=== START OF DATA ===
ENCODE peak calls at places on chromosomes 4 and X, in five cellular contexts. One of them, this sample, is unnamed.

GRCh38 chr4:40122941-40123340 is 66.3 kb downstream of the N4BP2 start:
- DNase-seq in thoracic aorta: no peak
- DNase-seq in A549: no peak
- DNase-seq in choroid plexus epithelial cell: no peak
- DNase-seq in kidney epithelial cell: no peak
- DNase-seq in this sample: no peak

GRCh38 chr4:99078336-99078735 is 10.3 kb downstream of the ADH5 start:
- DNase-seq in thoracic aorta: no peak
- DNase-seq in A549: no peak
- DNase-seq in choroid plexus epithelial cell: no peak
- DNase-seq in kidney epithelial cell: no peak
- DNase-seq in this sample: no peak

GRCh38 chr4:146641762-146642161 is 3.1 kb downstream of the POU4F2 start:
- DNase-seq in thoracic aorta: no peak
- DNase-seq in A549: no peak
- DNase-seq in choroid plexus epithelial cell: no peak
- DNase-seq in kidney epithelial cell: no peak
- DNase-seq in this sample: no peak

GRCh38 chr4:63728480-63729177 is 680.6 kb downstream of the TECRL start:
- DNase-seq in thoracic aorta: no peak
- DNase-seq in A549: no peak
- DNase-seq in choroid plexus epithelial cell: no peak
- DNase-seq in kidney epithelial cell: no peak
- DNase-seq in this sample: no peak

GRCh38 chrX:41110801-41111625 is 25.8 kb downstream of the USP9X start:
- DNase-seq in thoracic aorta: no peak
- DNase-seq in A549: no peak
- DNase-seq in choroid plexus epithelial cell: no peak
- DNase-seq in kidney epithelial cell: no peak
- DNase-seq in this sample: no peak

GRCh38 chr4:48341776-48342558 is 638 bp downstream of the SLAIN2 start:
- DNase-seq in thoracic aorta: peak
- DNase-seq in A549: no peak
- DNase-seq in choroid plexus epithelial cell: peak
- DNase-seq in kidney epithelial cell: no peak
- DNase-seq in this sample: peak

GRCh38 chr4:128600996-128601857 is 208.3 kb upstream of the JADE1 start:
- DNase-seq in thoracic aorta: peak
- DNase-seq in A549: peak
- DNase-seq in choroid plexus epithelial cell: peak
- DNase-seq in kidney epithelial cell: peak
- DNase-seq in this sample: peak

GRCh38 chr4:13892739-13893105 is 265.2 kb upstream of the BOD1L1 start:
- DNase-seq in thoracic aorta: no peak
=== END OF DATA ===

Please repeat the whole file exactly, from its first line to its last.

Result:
ENCODE peak calls at places on chromosomes 4 and X, in five cellular contexts. One of them, this sample, is unnamed.

GRCh38 chr4:40122941-40123340 is 66.3 kb downstream of the N4BP2 start:
- DNase-seq in thoracic aorta: no peak
- DNase-seq in A549: no peak
- DNase-seq in choroid plexus epithelial cell: no peak
- DNase-seq in kidney epithelial cell: no peak
- DNase-seq in this sample: no peak

GRCh38 chr4:99078336-99078735 is 10.3 kb downstream of the ADH5 start:
- DNase-seq in thoracic aorta: no peak
- DNase-seq in A549: no peak
- DNase-seq in choroid plexus epithelial cell: no peak
- DNase-seq in kidney epithelial cell: no peak
- DNase-seq in this sample: no peak

GRCh38 chr4:146641762-146642161 is 3.1 kb downstream of the POU4F2 start:
- DNase-seq in thoracic aorta: no peak
- DNase-seq in A549: no peak
- DNase-seq in choroid plexus epithelial cell: no peak
- DNase-seq in kidney epithelial cell: no peak
- DNase-seq in this sample: no peak

GRCh38 chr4:63728480-63729177 is 680.6 kb downstream of the TECRL start:
- DNase-seq in thoracic aorta: no peak
- DNase-seq in A549: no peak
- DNase-seq in choroid plexus epithelial cell: no peak
- DNase-seq in kidney epithelial cell: no peak
- DNase-seq in this sample: no peak

GRCh38 chrX:41110801-41111625 is 25.8 kb downstream of the USP9X start:
- DNase-seq in thoracic aorta: no peak
- DNase-seq in A549: no peak
- DNase-seq in choroid plexus epithelial cell: no peak
- DNase-seq in kidney epithelial cell: no peak
- DNase-seq in this sample: no peak

GRCh38 chr4:48341776-48342558 is 638 bp downstream of the SLAIN2 start:
- DNase-seq in thoracic aorta: peak
- DNase-seq in A549: no peak
- DNase-seq in choroid plexus epithelial cell: peak
- DNase-seq in kidney epithelial cell: no peak
- DNase-seq in this sample: peak

GRCh38 chr4:128600996-128601857 is 208.3 kb upstream of the JADE1 start:
- DNase-seq in thoracic aorta: peak
- DNase-seq in A549: peak
- DNase-seq in choroid plexus epithelial cell: peak
- DNase-seq in kidney epithelial cell: peak
- DNase-seq in this sample: peak

GRCh38 chr4:13892739-13893105 is 265.2 kb upstream of the BOD1L1 start:
- DNase-seq in thoracic aorta: no peak